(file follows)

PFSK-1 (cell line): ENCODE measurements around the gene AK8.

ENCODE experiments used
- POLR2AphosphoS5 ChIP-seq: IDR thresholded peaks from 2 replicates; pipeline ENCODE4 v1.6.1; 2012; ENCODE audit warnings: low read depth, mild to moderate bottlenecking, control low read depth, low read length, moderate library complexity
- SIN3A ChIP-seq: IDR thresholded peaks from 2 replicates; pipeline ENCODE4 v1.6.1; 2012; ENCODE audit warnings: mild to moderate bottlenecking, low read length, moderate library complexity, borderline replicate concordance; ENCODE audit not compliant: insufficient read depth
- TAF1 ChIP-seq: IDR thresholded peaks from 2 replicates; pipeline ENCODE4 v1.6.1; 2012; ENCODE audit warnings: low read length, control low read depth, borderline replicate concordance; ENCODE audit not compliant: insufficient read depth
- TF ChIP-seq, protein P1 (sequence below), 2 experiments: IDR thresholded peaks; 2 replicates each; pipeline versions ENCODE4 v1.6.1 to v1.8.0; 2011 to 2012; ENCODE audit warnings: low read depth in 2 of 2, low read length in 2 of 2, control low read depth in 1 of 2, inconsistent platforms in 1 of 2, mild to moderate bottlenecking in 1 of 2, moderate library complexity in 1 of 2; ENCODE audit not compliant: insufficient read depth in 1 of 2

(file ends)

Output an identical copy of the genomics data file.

PFSK-1 (cell line): ENCODE measurements around the gene AK8.

ENCODE experiments used
- POLR2AphosphoS5 ChIP-seq: IDR thresholded peaks from 2 replicates; pipeline ENCODE4 v1.6.1; 2012; ENCODE audit warnings: low read depth, mild to moderate bottlenecking, control low read depth, low read length, moderate library complexity
- SIN3A ChIP-seq: IDR thresholded peaks from 2 replicates; pipeline ENCODE4 v1.6.1; 2012; ENCODE audit warnings: mild to moderate bottlenecking, low read length, moderate library complexity, borderline replicate concordance; ENCODE audit not compliant: insufficient read depth
- TAF1 ChIP-seq: IDR thresholded peaks from 2 replicates; pipeline ENCODE4 v1.6.1; 2012; ENCODE audit warnings: low read length, control low read depth, borderline replicate concordance; ENCODE audit not compliant: insufficient read depth
- TF ChIP-seq, protein P1 (sequence below), 2 experiments: IDR thresholded peaks; 2 replicates each; pipeline versions ENCODE4 v1.6.1 to v1.8.0; 2011 to 2012; ENCODE audit warnings: low read depth in 2 of 2, low read length in 2 of 2, control low read depth in 1 of 2, inconsistent platforms in 1 of 2, mild to moderate bottlenecking in 1 of 2, moderate library complexity in 1 of 2; ENCODE audit not compliant: insufficient read depth in 1 of 2